1. Financial Assistance: The bill generally prohibits the provision of financial assistance by a company for the acquisition of its shares, however, by S.184 (4) a private company is not prohibit from giving financial assistance in a case where the acquisition of shares in question is or was an acquisition of shares in the company or a subsidiary of another private company.


  1. Resolving insolvency:The focus of the insolvency procedures under the bill centers on ensuring survival of companies rather than their winding-up. The bill makes provision for the appointment of an administrator for an insolvent company and states clearly that the “rescue of the company is the primary objective of administration”-S.442.


  1. Small Companies exempted from Annual General Meetings:Under the bill, a small company and a company with one shareholder is exempted from mandatory requirement of holding Annual General meeting (AGM). All other companies must however still hold the compulsory AGM-S.238.


  1. Minority protection and rights of action:The bill makes detailed provisions on rights of minorities and allows minority shareholders in a company to sue for and on behalf of the company against wrong done by the majority and the directorship. Minorities are also conferred with the right to institute representative action and obtain injunction and/or damages against erring directors personally-S.342 (2).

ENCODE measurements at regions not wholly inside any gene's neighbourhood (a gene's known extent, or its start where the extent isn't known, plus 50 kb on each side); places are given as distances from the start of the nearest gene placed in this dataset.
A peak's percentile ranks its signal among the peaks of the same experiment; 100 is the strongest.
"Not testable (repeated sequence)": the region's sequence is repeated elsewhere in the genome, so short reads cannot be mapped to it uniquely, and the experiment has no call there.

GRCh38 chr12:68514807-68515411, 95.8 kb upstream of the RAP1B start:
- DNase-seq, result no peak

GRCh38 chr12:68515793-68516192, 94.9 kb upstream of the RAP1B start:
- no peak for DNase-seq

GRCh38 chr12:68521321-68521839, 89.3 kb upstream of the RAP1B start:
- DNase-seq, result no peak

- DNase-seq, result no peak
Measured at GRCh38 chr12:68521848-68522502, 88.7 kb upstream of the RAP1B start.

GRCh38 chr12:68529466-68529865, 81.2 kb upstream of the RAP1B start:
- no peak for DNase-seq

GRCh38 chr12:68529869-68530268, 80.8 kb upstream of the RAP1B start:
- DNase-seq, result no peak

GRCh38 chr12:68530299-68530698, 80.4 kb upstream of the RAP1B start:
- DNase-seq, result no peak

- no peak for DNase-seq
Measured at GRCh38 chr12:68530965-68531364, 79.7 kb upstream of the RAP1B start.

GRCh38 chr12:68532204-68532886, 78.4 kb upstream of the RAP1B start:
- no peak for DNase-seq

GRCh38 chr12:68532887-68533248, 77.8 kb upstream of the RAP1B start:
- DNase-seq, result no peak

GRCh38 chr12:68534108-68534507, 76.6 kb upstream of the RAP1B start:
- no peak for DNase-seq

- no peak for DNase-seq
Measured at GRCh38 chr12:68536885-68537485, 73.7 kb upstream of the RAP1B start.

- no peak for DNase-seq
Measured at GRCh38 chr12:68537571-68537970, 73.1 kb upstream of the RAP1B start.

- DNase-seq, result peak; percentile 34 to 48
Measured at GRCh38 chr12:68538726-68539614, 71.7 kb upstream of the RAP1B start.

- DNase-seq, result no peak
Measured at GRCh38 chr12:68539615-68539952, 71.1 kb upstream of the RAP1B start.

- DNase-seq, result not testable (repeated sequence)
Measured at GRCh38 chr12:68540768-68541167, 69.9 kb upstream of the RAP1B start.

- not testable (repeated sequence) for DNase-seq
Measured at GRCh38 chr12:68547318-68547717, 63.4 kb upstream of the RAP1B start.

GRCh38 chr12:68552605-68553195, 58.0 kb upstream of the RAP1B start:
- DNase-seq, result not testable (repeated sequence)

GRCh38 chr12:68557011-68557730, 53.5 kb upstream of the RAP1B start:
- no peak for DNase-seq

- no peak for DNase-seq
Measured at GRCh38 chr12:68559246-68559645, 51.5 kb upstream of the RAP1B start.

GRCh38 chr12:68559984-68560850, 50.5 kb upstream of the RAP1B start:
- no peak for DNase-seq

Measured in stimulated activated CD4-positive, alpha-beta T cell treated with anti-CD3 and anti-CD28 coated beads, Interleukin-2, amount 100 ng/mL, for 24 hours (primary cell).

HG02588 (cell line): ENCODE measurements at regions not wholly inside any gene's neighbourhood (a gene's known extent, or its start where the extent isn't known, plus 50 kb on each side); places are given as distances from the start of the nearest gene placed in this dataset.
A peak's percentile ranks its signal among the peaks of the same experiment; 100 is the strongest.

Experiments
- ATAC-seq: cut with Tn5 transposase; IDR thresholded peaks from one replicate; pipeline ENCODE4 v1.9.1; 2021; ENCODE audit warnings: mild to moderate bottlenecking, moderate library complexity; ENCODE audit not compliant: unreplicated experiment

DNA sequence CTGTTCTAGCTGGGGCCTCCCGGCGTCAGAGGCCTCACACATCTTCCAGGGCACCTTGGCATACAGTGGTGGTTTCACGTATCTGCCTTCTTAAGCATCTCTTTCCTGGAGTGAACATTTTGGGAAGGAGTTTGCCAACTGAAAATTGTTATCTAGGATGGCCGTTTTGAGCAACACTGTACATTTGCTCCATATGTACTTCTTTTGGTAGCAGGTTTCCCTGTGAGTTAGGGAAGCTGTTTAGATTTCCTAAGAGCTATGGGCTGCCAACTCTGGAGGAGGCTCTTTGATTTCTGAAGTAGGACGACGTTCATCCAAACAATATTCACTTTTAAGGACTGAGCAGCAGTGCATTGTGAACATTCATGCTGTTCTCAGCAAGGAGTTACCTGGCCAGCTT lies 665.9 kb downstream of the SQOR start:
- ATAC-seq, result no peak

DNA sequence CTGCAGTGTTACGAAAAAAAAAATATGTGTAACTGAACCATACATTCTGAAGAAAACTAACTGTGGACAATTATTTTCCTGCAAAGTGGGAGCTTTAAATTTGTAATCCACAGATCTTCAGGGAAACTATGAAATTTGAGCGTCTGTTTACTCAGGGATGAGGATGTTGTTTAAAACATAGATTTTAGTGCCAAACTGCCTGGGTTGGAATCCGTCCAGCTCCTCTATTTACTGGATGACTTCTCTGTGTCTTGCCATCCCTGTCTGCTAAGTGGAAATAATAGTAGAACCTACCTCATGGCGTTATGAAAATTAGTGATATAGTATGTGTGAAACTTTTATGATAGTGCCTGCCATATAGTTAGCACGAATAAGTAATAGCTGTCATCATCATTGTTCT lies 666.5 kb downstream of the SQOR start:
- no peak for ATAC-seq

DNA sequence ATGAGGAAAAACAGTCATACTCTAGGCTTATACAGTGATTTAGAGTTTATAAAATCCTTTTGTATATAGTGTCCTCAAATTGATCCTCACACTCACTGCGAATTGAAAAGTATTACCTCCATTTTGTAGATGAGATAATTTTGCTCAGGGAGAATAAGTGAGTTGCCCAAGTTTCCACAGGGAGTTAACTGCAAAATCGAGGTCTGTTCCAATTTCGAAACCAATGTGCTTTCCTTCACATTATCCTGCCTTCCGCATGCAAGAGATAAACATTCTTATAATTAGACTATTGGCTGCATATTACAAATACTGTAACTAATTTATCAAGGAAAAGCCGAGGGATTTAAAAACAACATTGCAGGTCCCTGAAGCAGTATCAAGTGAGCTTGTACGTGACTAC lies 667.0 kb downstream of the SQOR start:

1. Beneficial interests in company’s shares must be disclosed:The bill mandates the disclosure of any beneficial interests in the shares of a company which entitles the holder to at least five percent unrestricted voting rights at any general meeting of a company. Such interests is mandatorily to be disclosed to the Corporate Affairs Commission (CAC) within seven days (or such other period as the Commission may by regulation prescribe from time to time) of the person becoming a holder of the shares. The notification to the CAC should state the particulars of the identity of persons interested in the shares in question and any agreement or arrangement relating to the exercise of any rights conferred by the holding of the shares-S.120.


  1. Substantial interests in shares of public companies must be disclosed:A person who is a substantial shareholder (i.e. a person holding shares in a company which entitles him to exercise at least five percent of the unrestricted voting rights at any general meeting of the company) in a public company is required to give notice in writing to the company (within 14days of becoming a substantial shareholder) stating his name and address and giving full particulars of the shares held by him or his nominee -S.121.



  1. Environmental Impact of company operations: The bill introduces environmental impact consideration for company directors and under S.304 (3) requires that a director of a company shall perform his duties in the best interest of the company and in doing so shall have shall have regard to the impact of the company’s operations on the environment in the community where it carries on business operations.